JMa Stickers: What and Why

One day in the winter of my sophomore year, wandering aimlessly in a book store, I ran into a large book with a fancy cover named OBEY: Supply & Demand – The Art of Shepard FaireyI have heard the name “Shepard Fairey” from the famous Obama “Hope” poster, so I bought the book in order to learn more about this artist.
It turned out that Shepard Fairey was a RISD alumni. While still a student, he, along with several of his friends, spontaneously started the “Andre the Giant Has a Posse” sticker campaign.

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Fairey made stickers featuring the face of wrestler Andre the Giant. They firstly appeared in the streets of Providence, Rhode Island and soon were spread to other major cities in the US. While this piece of artwork was growing popular, Fairey adopted it as one of the most classical designs of his own clothing line, OBEY.
After I read the story, all I thought was “dude this guy is so cool” and “wish I could get into RISD one day”. Nothing else ever occurred to me, and soon the book, along with this story, was forgotten and left collecting dusk on my bookshelf.
Yet, this story struck me again three years later, while I was trying out different color combinations for my self-portrait prints in the Spring of 2016. “I could turn my self-portrait into a sticker!” Suddenly this idea formed in my mind. Without thinking twice, I opened my self-portrait file in Photoshop, and started playing around.

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Photoshopped Self-portrait                                                           “The Seal of Jiaju Ma”

I altered my self-portrait into the black and white image shown above to give the sticker design a style of carving. To further reinforce such style and my cultural identity, I scanned my Chinese name seal (the image on the right) and integrated into my final sticker design.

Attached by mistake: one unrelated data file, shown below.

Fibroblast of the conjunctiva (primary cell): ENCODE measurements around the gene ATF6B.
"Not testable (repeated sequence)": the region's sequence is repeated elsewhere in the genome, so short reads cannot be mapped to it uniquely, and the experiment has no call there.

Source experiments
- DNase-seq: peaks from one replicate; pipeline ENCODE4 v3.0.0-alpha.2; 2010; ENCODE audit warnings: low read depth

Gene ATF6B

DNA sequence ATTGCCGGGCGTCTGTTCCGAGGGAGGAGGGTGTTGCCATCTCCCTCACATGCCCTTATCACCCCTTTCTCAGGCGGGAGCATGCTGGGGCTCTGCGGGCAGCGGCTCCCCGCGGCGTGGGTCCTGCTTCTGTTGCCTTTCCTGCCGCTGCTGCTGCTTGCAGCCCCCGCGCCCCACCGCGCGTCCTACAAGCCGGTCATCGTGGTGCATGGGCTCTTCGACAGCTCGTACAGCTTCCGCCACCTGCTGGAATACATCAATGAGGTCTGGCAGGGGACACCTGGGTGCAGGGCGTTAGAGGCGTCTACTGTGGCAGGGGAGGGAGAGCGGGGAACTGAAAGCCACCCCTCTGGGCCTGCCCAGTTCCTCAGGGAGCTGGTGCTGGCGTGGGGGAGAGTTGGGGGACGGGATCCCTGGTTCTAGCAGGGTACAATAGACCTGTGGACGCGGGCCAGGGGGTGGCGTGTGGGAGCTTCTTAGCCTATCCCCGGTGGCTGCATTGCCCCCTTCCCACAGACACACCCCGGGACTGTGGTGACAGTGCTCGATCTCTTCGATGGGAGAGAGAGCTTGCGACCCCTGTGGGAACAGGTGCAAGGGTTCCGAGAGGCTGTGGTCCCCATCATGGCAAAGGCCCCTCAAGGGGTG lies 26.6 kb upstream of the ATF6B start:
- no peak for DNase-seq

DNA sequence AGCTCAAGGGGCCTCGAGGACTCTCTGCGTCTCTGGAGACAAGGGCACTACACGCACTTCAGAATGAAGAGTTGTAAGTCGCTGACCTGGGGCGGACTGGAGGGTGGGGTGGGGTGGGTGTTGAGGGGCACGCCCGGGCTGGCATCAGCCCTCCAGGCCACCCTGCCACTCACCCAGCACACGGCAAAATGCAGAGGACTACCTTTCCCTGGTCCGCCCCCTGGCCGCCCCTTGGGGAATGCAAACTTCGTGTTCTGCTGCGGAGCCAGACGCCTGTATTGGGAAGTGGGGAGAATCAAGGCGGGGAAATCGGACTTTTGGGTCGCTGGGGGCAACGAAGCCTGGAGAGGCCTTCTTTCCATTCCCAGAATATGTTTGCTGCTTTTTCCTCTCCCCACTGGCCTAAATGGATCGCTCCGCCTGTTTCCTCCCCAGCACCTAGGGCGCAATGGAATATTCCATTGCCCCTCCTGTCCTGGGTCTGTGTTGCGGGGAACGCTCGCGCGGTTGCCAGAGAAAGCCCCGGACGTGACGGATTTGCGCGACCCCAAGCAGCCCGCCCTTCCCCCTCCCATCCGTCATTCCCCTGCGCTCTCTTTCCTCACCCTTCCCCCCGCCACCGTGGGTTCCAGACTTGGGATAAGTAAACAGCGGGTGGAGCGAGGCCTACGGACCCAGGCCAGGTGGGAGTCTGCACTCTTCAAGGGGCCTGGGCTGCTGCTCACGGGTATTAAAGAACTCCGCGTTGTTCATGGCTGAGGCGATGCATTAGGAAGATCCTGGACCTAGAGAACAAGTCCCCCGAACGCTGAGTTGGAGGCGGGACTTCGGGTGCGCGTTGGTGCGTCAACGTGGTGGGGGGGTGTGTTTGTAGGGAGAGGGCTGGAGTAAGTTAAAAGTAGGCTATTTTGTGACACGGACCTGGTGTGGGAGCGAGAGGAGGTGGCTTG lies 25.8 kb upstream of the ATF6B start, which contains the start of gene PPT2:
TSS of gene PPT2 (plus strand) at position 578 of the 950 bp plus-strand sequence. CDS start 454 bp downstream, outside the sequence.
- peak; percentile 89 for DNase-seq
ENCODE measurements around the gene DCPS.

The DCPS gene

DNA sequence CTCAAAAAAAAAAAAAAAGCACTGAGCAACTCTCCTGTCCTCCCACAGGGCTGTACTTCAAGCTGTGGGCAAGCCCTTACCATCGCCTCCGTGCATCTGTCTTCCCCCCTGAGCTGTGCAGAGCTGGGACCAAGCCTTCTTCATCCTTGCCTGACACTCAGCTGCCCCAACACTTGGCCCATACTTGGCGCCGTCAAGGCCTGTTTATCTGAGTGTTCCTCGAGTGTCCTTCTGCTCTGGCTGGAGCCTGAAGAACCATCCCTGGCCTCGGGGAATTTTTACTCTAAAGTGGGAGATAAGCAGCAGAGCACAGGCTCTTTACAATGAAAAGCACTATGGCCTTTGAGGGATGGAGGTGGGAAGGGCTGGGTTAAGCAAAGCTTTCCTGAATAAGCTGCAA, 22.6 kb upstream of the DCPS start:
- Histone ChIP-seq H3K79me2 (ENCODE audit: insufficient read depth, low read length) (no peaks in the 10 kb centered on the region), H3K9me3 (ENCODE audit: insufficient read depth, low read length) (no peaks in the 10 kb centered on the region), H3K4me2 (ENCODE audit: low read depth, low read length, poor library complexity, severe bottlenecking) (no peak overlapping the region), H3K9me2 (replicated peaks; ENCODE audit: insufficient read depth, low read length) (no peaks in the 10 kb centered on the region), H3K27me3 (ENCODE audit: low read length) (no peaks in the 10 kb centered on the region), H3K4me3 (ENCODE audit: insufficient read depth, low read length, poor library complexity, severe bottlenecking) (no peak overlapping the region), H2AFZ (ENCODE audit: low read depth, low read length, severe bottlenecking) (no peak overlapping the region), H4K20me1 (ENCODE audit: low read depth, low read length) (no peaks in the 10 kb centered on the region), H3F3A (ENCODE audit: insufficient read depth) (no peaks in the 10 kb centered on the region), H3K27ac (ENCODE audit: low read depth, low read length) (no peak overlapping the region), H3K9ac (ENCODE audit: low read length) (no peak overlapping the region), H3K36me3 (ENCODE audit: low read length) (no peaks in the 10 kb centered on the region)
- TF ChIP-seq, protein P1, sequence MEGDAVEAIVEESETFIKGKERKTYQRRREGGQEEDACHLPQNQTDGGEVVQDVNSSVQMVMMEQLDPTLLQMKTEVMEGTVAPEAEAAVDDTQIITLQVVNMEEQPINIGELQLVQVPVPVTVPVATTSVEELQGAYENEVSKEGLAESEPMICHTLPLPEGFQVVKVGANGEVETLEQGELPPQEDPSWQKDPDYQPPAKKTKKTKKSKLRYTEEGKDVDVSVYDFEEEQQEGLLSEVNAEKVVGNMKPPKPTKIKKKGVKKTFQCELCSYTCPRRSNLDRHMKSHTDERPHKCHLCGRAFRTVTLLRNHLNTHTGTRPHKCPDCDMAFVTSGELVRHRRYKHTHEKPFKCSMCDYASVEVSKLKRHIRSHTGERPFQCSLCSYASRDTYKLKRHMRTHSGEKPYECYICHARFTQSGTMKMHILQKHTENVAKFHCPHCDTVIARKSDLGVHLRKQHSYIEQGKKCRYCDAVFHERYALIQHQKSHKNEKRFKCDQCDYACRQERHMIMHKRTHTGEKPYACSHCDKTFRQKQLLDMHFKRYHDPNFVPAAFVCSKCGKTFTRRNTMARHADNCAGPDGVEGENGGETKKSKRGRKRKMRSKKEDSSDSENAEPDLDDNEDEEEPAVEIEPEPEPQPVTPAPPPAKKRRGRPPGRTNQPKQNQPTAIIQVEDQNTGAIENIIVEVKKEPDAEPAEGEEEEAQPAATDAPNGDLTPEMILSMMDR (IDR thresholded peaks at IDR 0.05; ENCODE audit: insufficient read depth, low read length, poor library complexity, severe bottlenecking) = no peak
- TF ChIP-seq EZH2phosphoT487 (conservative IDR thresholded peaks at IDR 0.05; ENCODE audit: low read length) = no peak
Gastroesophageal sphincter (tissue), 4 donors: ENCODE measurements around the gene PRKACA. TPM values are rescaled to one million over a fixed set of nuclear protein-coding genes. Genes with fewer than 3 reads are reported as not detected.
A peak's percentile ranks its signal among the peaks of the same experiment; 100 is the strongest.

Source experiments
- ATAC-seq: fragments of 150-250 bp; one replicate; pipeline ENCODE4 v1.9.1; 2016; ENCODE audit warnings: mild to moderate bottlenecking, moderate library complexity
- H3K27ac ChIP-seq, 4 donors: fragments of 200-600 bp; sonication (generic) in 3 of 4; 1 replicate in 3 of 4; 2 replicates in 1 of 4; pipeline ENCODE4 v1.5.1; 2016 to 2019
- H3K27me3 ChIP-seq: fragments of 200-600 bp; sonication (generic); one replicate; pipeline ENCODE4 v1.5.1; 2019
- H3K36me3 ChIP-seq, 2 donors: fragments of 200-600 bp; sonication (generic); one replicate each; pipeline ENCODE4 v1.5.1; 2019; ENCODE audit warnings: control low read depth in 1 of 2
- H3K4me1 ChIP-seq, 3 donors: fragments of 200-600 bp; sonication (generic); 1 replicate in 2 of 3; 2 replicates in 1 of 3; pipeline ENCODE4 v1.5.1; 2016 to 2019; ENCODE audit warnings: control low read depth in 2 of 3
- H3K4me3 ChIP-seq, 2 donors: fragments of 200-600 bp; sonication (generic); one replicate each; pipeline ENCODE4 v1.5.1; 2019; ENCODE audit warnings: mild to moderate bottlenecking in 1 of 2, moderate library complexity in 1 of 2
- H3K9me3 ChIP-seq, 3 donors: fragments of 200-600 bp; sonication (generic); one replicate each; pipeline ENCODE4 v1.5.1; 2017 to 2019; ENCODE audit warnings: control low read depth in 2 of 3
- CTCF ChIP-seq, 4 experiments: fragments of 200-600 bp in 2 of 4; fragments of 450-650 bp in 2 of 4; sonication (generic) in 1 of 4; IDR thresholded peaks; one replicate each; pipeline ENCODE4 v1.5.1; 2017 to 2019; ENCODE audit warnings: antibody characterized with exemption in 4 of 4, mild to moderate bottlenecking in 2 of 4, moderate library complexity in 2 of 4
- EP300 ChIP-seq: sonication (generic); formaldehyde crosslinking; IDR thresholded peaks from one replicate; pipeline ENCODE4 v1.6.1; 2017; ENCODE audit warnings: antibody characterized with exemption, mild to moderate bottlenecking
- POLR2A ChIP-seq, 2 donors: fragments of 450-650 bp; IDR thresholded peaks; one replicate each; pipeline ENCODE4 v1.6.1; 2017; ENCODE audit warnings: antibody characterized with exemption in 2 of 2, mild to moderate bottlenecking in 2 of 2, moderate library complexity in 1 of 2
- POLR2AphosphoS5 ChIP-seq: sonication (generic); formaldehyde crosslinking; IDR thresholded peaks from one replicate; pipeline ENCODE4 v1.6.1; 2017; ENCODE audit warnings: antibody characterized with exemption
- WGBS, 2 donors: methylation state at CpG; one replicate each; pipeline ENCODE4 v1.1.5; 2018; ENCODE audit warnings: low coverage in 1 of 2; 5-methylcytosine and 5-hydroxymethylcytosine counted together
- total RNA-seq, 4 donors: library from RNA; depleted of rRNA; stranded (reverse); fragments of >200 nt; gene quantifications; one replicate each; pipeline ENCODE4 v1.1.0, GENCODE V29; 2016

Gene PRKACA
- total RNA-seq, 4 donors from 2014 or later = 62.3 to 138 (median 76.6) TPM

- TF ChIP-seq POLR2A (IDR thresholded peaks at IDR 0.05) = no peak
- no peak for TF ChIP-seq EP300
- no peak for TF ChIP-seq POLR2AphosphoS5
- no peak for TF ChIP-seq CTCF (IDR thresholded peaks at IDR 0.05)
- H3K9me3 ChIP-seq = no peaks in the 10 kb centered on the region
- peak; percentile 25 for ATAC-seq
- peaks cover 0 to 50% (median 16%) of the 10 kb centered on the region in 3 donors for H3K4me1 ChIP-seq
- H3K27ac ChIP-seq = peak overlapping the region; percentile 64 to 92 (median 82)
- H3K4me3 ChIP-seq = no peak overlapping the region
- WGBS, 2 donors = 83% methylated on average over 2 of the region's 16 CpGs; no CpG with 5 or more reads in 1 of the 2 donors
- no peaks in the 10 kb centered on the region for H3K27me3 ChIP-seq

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After I finished my design, I uploaded it onto a website specializing in custom stickers. Originally I only wanted a few for myself, but the website required a minimum of 70. Apparently 70 stickers are too much to keep for myself, so I started to give them away to my friends. Some of them rejected my sticker instantly and called “stupid” and “narcissistic”, while the better ones of them accepted it happily.

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After graduation, a thirteen-hour flight back home, and several days to fight against jet lag, Mino invited me to see an art show in 798, Beijing’s premier art district. Another idea sparked in my mind; I should post my stickers across 798! Since it is a place where graffiti and stickers are praised upon instead of being cleaning away as soon as spotted, my stickers can live long and prosper there.

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There are about twenty stickers in 798 now. I wanted to put more but I ran out of stickers. I had to admit that I had the feeling of doing something illegal when I posted all these stickers. Who cares though. Art conquers all.

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If you ever come to 798 and run across one of my stickers. Take a picture and send it to me. I will buy you dinner.

Peace.

@Beijing, China
Jun.19th, 2016

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